Yorktown Town Board to Propose New Wetlands Ordinance


YORKTOWN, N.Y. - An amended version of the town’s wetland ordinance is being drafted and reviewed by town officials and employees.

This revision of the law follows the board’s repeal of the town’s existing affordable housing law last month and the adoption of a revised tree ordinance in September. Since January, when the new board was sworn in, Supervisor Michael Grace has said the board intends to continue to sort through and update the code as it deems necessary.

“These things should be up for review every half-dozen years at least,” Grace said.

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The main components of the existing law that were examined at the Nov. 22 town board work session included the definition of a “wetland” and the size of the regulated wetland. Bruce Barber, environmental consultant to the town, said proposed changes were not “substantive,” but suggested tweaks to the parameters of a defined wetland. Regulatory components of the law might also be subject to change as well.

“This ordinance is going to have a functional analysis of the wetland and that’s a huge difference,” Grace said. “The ordinance will approach things from a qualitative rather than a quantitative point of view.”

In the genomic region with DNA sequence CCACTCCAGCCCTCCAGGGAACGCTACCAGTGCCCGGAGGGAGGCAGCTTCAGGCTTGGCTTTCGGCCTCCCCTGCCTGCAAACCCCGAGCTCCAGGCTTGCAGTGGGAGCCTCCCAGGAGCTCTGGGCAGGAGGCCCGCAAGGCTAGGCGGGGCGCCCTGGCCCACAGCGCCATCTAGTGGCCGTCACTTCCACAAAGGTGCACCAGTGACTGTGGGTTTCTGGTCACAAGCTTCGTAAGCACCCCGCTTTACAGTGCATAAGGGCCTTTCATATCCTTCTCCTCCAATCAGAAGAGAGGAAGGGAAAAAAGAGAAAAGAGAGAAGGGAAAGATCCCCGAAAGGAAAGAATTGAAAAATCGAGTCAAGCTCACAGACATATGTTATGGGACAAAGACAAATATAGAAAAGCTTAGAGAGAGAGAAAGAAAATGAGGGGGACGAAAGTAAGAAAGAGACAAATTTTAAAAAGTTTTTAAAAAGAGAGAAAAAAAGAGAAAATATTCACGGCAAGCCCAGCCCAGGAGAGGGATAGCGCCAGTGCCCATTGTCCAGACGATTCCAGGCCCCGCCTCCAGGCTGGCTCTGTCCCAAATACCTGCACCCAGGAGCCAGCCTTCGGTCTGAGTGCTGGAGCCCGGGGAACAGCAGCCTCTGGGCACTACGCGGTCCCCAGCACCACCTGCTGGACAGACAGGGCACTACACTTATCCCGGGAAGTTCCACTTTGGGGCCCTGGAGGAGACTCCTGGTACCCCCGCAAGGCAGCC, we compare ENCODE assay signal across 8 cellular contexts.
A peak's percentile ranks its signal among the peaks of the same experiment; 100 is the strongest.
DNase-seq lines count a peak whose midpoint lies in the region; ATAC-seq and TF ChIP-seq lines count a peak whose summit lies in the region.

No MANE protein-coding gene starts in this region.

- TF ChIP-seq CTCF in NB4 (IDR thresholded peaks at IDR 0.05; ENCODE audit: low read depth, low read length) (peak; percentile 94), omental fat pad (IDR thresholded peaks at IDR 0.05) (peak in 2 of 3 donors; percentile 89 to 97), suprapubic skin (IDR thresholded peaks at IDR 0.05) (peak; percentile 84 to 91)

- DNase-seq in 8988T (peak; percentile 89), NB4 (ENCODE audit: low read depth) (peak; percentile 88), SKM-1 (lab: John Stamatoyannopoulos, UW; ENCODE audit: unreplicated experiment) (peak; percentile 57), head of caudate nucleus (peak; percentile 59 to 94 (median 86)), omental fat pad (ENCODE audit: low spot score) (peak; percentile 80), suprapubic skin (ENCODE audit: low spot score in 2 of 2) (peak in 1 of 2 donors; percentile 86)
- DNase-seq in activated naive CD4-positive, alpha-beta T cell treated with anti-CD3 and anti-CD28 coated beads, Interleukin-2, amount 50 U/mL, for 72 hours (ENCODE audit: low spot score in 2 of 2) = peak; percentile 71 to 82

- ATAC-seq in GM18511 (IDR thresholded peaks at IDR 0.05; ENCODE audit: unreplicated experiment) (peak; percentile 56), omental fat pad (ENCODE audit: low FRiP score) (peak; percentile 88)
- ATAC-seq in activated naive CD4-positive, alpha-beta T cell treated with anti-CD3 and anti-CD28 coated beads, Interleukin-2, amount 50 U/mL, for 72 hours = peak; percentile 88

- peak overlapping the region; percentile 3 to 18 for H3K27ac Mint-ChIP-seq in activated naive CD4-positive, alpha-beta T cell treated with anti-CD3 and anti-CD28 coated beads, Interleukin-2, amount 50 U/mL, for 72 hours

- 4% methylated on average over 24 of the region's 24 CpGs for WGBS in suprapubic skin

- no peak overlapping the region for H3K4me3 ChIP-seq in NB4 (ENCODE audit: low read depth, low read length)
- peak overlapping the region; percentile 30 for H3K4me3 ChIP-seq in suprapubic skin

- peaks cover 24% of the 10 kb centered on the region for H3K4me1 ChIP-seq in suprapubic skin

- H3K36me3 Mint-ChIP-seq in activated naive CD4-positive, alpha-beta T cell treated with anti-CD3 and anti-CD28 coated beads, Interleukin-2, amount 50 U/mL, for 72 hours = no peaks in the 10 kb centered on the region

Grace elaborated and said the quality of the area around the wetland will be considered under the new ordinance in order to decide how much of an area may be disturbed, rather than basing such a decision on predefined parameters. He added that a functional analysis will result in “mitigation to not just be one-on-one based on square feet, but one-on-one based on the function of the wetland.”

Permit requirements for landowners whose petitioned projects come within the buffer zone of a designated wetland were examined as well. Currently, property owners with proposed developments that interfere with a wetland’s buffer need to go before the board to receive a permit. Barber said he discussed options with the town attorney to establish “simple action” changes that won’t require a permit.

A second version of the revised law is being drafted before it is presented for public review and comment. A public hearing has not been scheduled.

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